John Cleese Rails Against “Stupid” Removal Of ‘Fawlty Towers’ Episode From UKTV Archive

Fawlty Towers

Monty Python star John Cleese has voiced his disapproval of a decision by BBC Studios-owned broadcaster UKTV to scrub an episode of classic British comedy Fawlty Towers from its back catalog.

UKTV removed “The Germans” from its Gold Box Set of downloadable programs, citing the fact that it contained “racial slurs.” UKTV was not specific about the slur, but it is believed to have been uttered by character The Major (Ballard Berkeley), who uses the n-word when referring to Caribbean sportsmen.

“We regularly review older content to ensure it meets audience expectations and are particularly aware of the impact of outdated language,” UKTV said in a statement. “Some shows carry warnings, and others are edited. We want to take time to consider our options for this episode.”

Cleese, who co-created and starred in Fawlty Towers, which aired from 1975-79, told Australian newspaper The Age that the show was laughing at The Major rather than laughing with him. “The Major was an old fossil leftover from decades before. We were not supporting his views, we were making fun of them,” said Cleese. “If they can’t see that, if people are too stupid to see that, what can one say?”

He lashed out at BBC executives as part of the interview, though UKTV operates independently of BBC Studios, which in turn is not part of the BBC’s public service operation. He said: “A lot of the people in charge now at the BBC just want to hang onto their jobs. If a few people get excited they pacify them rather than standing their ground as they would have done 30 or 40 years ago.”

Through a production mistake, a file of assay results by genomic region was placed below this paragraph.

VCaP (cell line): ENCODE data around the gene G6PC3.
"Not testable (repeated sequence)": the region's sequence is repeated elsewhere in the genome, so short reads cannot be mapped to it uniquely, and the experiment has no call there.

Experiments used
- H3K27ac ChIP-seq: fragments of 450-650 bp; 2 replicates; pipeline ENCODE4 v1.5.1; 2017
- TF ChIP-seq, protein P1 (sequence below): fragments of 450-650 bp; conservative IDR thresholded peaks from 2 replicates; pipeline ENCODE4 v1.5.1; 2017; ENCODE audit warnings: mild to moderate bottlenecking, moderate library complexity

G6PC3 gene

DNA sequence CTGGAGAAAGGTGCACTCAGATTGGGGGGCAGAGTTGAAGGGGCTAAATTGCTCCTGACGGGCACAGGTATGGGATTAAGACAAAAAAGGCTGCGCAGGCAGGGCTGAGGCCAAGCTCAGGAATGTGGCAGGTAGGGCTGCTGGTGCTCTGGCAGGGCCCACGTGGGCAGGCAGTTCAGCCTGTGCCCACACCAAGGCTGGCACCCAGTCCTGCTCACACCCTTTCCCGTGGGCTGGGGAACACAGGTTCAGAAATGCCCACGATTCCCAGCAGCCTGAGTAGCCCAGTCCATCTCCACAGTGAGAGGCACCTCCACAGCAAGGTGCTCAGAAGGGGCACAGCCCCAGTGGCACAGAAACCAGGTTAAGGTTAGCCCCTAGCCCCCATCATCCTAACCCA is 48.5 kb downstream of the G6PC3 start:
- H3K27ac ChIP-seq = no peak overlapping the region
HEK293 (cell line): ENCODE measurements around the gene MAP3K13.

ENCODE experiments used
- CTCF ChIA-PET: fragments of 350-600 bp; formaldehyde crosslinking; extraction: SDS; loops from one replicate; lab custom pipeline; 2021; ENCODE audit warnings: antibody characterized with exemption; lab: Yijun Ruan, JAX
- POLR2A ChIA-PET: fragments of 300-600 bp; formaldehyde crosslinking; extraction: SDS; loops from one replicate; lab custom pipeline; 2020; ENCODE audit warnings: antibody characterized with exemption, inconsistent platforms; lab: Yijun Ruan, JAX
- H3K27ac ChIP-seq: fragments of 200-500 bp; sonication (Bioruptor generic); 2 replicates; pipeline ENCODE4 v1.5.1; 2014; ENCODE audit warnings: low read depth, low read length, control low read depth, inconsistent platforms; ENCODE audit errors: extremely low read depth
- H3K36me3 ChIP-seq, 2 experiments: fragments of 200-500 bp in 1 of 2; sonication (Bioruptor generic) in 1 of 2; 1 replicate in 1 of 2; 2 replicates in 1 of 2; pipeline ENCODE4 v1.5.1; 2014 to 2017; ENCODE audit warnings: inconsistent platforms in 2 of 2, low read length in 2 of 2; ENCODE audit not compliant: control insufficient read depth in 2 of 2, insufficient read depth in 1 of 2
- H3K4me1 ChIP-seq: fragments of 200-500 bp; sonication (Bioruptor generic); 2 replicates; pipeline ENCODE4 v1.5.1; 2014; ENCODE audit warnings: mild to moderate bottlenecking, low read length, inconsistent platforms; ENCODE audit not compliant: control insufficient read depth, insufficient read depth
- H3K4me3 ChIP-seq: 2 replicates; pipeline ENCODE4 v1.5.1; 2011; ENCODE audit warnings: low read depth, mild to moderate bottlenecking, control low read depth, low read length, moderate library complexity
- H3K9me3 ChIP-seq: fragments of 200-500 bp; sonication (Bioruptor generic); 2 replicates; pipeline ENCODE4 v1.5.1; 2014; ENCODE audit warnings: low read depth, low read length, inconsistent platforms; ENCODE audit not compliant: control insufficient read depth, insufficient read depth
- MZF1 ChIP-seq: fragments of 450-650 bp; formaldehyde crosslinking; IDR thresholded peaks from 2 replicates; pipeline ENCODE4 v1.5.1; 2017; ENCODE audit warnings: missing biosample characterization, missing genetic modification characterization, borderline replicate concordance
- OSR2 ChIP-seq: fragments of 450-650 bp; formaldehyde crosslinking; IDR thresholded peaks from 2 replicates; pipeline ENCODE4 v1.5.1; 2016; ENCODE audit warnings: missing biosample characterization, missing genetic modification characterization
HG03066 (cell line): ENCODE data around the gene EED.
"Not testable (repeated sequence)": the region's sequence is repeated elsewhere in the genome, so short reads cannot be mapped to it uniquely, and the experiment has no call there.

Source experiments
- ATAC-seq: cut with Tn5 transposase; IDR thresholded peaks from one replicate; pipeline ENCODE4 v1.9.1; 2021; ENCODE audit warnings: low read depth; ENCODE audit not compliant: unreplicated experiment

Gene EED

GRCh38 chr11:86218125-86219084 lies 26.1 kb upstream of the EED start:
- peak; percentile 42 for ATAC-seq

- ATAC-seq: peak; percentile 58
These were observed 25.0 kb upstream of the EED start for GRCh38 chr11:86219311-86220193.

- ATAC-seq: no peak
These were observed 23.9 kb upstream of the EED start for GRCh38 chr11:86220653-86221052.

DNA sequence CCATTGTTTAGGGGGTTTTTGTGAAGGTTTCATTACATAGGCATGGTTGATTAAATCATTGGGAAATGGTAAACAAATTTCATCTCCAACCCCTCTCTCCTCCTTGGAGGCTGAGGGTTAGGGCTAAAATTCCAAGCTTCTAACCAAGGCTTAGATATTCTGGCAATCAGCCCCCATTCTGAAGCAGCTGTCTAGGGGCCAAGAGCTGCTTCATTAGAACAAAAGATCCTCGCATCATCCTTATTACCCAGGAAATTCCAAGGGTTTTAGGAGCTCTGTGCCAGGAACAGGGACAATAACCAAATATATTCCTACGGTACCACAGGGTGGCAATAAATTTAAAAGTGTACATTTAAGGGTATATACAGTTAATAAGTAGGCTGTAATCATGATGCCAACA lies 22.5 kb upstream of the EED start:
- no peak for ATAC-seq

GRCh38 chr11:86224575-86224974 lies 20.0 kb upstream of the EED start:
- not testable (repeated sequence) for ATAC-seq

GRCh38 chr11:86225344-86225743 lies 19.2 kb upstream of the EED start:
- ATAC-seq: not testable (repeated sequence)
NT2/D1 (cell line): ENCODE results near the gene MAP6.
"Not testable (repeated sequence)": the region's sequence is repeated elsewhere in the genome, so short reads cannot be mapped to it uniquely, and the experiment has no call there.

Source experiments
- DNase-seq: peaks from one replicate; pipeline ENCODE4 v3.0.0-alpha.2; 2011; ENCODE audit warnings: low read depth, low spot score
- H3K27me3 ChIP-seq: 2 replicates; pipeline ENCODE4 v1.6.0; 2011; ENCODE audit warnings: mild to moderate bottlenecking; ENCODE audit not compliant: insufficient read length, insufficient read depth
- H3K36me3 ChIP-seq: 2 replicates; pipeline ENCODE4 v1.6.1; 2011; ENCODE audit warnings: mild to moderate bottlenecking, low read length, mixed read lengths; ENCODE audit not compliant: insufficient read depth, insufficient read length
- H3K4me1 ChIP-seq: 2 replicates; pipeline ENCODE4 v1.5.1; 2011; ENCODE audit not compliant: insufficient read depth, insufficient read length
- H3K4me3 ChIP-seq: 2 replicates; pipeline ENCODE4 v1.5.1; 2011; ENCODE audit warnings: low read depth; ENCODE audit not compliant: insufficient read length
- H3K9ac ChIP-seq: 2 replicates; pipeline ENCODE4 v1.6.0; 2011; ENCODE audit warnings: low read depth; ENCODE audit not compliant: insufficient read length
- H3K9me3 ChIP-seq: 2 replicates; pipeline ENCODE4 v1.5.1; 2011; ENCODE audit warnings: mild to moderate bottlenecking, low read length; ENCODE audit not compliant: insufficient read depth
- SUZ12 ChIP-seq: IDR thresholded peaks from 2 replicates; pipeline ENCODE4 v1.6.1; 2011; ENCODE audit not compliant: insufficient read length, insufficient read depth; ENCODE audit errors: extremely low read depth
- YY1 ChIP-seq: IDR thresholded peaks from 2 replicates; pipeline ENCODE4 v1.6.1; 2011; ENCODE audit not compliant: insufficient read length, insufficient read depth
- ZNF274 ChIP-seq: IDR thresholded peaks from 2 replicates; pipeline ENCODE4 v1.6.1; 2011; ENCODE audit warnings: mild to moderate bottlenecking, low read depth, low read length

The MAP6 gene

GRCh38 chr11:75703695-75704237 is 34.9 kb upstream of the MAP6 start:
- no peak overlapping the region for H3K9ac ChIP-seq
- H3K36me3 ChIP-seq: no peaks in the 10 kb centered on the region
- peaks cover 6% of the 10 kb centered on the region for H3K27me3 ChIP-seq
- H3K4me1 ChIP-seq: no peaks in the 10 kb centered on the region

UKTV’s decision comes as Netflix and others have taken down British comedies, such as Little Britain, because they featured performers in blackface. It follows the Black Lives Matter movement forcing issues of discrimination and equality up the social agenda after the death of George Floyd at the hands of police in Minneapolis.

Cleese was supportive of the Black Lives Matter mission. “At the moment there is a huge swell of anger and a really admirable feeling that we must make our society less discriminatory, and I think that part of it is very good,” he said. “It seems to me the best parts of the George Floyd protests have been very moving and very, very powerful.”

This article was printed from